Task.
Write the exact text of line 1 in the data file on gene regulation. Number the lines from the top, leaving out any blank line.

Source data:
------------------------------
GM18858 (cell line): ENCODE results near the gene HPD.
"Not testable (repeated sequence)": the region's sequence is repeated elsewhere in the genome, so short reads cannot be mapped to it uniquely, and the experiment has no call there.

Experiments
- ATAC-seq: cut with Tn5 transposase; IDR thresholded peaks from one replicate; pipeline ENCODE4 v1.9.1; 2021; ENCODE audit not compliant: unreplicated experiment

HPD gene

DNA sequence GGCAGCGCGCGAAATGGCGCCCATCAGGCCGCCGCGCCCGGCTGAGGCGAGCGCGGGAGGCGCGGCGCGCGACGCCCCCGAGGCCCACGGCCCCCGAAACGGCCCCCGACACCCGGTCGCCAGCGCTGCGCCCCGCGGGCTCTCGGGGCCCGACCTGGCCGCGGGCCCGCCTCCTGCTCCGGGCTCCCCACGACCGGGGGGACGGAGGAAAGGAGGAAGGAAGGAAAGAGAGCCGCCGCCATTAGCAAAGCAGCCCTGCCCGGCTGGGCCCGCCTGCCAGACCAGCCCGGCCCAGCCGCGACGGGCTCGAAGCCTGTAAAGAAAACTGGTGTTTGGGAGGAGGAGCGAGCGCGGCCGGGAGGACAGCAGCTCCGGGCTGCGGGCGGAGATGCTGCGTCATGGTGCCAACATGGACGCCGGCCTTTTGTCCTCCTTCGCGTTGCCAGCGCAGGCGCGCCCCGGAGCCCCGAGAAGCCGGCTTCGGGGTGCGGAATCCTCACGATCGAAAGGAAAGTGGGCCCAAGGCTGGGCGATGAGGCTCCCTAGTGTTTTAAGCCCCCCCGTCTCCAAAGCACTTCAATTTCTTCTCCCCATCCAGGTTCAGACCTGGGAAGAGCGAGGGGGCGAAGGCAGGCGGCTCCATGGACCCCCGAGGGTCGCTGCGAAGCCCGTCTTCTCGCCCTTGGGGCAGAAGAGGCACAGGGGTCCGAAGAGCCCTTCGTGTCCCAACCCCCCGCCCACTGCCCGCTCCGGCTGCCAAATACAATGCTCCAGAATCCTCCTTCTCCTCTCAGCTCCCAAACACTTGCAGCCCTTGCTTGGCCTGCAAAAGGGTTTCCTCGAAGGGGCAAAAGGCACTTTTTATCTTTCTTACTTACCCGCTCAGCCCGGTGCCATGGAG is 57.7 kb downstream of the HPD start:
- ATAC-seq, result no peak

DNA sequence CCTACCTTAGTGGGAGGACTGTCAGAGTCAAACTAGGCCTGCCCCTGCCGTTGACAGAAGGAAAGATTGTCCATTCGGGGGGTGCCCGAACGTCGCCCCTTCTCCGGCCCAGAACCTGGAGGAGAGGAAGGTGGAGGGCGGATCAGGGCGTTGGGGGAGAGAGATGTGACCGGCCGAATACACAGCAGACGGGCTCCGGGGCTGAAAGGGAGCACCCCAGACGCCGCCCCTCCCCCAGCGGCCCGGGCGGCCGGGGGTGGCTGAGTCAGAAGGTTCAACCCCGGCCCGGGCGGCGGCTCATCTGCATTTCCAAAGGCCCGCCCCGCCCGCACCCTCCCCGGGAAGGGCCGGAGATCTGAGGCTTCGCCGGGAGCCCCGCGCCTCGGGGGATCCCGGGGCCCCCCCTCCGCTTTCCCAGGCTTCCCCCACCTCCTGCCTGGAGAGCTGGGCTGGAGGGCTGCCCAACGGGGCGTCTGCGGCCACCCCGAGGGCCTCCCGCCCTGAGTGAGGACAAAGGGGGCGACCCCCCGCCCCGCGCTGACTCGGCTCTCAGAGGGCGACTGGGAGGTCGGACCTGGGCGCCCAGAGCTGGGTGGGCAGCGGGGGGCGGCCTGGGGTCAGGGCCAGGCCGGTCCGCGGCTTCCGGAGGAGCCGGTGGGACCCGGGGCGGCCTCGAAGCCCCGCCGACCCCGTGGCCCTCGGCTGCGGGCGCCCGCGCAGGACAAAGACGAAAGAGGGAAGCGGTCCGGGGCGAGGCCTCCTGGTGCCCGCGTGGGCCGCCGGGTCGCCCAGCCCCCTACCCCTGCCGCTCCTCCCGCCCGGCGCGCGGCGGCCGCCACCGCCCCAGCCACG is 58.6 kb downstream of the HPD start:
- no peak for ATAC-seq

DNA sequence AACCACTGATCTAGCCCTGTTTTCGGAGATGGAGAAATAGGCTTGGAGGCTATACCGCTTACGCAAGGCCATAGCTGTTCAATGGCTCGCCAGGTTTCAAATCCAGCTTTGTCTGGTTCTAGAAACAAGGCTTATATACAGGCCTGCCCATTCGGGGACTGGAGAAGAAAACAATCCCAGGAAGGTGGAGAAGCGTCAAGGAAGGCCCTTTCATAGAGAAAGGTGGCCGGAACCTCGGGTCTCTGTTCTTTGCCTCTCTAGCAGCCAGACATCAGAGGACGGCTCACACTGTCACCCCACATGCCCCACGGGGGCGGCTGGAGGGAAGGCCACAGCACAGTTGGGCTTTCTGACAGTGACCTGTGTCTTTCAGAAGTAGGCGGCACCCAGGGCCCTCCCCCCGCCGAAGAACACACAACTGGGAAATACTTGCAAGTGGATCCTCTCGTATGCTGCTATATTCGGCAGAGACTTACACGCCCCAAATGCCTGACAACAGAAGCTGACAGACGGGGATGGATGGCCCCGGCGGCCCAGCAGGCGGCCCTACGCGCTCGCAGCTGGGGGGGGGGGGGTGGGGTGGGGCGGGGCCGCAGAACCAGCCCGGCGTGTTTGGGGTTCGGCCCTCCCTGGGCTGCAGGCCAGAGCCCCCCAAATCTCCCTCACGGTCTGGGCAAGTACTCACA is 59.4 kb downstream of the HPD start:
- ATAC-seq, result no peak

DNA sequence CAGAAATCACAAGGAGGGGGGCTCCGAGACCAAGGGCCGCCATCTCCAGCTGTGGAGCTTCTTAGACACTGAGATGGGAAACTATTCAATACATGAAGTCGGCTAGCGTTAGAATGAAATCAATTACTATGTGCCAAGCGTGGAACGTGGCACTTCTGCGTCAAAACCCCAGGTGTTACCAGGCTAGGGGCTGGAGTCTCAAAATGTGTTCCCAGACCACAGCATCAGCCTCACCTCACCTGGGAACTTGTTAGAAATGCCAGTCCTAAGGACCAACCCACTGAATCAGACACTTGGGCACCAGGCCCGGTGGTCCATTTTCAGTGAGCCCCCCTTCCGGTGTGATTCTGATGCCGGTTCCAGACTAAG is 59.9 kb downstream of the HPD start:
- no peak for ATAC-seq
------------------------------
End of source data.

GM18858 (cell line): ENCODE results near the gene HPD.